• Emma talks on BBC Radio Kent Sunday Gardening Show in what turns into annual updates about the progress of the Nursery.


  • Clear overgrowth to extend car park.
  • Renovations begin on the Vinery
  • The ‘working’ greenhouse (not Victorian) is replaced with a brand new polytunnel.
  • Wealden Times use Nursery as location for fashion shoot.
  • First Bazaar at the Walled Nursery.
  • Nursery applies for Brown Tourist Sign and is refused by Kent County Council.


  • Wettest year on record threatens futures of nurseries across the country.
  • Campaign for Brown Tourist Sign continues with local media support and public petition. Campaign featured in Kent & Sussex Courier.
  • Nursery grows flowers for Heather Appleton’s Russian State Garden at Hampton Court Flower Show which won Silver Gilt.
  • Online Walled Nursery Gardening Club opens.
  • Café opens.
  • First commercial filmed at the Walled Nursery – an internet advert for O2.
  • 'Memorial to a Memorial'. Installation by artist, Vivian Pedley, inspired by the men from the estate who died in the Great War. http://www.bbc.co.uk/news/uk-england-kent-19206545


  • Jacqui Ruthven, chief propagator at Sissinghurst Castle, joins The Walled Nursery as Head of Propagation.
  • Emma discusses the plight of nurseries on Money Box Live on BBC Radio 4
  • Inaugural Chelsea Fringe event at the Nursery.
  • Wall of Pane Sponsorship Programme introduced for restoration of glasshouses.
  • Lecture evenings and courses are introduced at the Nursery.
  • Nursery is finally given a Brown Tourist Sign by Kent County Council, increasing visitors immediately.
  • Dipingo Design creates greeting cards featuring photos of the Nursery.
  • Our conservation of the glasshouses is featured on BBC South East Today News.
  • Meridian Tonight News report on the Nursery's preparations for the autumn hurricane.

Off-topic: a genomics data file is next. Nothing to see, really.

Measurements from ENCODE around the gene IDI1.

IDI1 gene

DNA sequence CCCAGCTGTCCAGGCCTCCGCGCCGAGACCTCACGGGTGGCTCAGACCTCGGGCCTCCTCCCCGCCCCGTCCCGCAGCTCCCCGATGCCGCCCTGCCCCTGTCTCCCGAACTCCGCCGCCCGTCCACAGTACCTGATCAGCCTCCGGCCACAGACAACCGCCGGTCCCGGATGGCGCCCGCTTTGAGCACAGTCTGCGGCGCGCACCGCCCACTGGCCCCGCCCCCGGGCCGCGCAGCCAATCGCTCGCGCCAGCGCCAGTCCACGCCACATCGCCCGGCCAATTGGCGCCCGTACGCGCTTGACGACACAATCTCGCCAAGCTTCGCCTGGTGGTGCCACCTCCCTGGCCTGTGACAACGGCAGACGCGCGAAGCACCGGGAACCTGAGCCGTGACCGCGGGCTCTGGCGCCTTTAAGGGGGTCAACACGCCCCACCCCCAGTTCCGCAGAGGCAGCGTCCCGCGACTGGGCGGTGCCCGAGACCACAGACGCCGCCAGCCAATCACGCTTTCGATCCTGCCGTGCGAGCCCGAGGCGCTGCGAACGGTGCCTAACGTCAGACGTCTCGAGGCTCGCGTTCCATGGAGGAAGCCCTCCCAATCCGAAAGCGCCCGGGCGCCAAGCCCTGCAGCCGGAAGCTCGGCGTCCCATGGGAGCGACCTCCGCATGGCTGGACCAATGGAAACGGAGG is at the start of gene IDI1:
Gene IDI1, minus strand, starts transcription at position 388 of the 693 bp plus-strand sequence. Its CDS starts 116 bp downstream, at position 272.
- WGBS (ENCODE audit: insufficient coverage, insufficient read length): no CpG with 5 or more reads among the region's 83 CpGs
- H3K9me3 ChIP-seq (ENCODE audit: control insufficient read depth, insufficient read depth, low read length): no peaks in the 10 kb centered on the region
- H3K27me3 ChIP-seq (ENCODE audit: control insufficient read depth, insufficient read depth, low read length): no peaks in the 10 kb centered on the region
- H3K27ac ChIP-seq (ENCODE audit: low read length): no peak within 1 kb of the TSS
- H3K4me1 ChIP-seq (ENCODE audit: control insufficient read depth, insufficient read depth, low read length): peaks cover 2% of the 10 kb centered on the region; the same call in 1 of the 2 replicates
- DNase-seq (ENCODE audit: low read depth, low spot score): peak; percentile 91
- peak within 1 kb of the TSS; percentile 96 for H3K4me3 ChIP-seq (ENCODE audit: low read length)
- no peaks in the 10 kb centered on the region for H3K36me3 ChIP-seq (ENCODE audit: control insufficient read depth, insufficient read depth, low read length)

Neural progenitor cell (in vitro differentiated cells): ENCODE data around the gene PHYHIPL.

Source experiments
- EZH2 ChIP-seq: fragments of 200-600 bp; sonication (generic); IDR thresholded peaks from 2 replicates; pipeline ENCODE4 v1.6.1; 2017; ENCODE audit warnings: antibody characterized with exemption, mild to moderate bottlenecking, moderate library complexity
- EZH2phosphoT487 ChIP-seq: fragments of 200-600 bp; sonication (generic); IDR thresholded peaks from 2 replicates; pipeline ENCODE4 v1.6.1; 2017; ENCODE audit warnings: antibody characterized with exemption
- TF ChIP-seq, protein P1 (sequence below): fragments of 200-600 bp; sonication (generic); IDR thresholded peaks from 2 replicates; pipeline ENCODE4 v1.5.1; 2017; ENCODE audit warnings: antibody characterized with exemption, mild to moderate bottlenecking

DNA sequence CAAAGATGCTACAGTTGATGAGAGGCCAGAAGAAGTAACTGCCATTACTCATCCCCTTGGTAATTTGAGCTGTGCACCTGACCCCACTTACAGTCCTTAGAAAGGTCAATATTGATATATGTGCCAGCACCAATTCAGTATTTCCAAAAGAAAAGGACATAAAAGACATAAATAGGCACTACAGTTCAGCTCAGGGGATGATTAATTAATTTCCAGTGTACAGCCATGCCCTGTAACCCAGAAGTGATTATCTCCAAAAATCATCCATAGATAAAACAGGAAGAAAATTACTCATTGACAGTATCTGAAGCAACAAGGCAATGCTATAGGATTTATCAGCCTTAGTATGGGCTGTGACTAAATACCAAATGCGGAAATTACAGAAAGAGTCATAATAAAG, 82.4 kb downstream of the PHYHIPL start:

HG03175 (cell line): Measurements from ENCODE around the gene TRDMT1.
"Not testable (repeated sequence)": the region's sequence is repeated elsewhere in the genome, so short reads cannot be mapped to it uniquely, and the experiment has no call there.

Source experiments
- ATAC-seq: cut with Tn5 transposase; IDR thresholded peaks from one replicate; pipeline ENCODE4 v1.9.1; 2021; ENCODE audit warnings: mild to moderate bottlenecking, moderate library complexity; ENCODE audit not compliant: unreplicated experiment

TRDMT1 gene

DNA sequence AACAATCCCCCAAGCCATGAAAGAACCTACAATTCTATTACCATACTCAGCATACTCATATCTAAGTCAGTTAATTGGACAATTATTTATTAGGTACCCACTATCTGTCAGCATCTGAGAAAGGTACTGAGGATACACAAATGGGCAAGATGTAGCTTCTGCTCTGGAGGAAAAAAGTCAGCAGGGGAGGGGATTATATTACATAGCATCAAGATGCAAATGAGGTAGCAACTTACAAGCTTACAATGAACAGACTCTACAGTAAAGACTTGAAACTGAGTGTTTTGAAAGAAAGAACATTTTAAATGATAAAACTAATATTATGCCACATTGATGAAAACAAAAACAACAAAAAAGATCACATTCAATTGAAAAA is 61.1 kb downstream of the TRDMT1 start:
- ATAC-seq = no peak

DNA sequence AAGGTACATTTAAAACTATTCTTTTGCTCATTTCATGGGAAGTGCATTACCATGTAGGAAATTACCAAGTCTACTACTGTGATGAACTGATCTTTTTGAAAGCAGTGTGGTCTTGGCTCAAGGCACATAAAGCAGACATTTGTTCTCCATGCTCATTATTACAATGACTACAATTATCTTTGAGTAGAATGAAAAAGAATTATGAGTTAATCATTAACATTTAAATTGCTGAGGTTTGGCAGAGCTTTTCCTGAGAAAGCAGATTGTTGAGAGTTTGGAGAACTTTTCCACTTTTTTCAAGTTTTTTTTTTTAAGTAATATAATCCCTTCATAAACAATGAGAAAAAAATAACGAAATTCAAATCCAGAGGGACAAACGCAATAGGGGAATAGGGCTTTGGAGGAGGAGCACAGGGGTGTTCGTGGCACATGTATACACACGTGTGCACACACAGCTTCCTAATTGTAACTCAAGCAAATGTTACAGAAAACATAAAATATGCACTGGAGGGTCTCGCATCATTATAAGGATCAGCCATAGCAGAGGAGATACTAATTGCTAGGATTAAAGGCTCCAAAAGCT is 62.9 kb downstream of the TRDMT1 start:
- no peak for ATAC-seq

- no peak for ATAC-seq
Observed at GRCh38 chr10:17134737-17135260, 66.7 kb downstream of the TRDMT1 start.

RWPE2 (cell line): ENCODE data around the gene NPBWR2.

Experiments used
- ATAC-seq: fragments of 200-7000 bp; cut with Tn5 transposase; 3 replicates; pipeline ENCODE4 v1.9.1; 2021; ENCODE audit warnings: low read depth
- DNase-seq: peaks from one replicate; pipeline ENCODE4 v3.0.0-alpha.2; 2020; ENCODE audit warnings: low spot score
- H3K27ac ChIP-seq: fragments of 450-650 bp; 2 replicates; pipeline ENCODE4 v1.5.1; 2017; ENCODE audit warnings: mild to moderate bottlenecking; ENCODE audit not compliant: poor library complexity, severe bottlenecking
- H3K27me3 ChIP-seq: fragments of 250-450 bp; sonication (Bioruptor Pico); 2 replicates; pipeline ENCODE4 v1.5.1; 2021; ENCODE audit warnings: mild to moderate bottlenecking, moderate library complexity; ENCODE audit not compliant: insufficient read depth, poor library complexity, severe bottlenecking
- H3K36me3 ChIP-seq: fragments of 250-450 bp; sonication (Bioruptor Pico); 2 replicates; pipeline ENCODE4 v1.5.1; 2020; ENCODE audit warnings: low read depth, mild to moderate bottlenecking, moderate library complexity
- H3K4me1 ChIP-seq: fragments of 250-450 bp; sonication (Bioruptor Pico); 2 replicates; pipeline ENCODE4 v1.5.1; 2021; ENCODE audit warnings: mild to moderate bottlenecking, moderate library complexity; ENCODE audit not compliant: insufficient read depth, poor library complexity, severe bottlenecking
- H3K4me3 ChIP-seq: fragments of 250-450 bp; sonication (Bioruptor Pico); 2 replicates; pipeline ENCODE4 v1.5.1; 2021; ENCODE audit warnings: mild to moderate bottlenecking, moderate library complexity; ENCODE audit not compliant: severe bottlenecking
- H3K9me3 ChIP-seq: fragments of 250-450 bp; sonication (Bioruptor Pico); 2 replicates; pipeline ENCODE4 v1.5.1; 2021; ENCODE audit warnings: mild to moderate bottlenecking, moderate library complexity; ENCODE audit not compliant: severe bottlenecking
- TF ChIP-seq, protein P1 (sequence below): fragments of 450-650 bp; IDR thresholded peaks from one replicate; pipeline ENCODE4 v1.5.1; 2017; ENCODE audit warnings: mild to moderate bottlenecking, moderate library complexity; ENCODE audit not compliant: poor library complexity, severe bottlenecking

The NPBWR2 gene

• Christmas storms batter the Walled Nursery. 300 panes of glass lost in Vinery. Melon House damaged by flooding.
  • Request permission from Council to save Vinery using powder coated aluminium. Permission denied.


  • Further storms and floods cause sinkholes and leave the glasshouses requiring extensive renovation.
  • Repeated discussions with Council regarding saving Vinery with powder coated aluminium result in more refusals.
  • The Walled Nursery welcomes the Changeling Theatre Company for the first of their annual open air performances at the Nursery.
  • Astilbe & Sorrel Florist opens at the Nursery.
  • The Walled Nursery is featured on BBC 2's gardening programme, Big Dreams, Small Spaces, with Monty Don.


  • Petition started to save Vinery using powder coated aluminium.
  • Carnation House end panel falls away. Roof now resting on rotten sill. All glass removed while structure awaits renovation.
  • The shepherd's hut arrives at the Nursery.
  • First Local Makers' Fair held in conjunction with Cranbrook Iron.
  • Shortlisted to final three for The English Garden Future Fund bursary scheme.
  • Featured in the Sunday Telegraph by Francine Raymond.
  • All glass removed from Vinery for safety as condition deteriorates beyond repair. Total rebuild now necessary.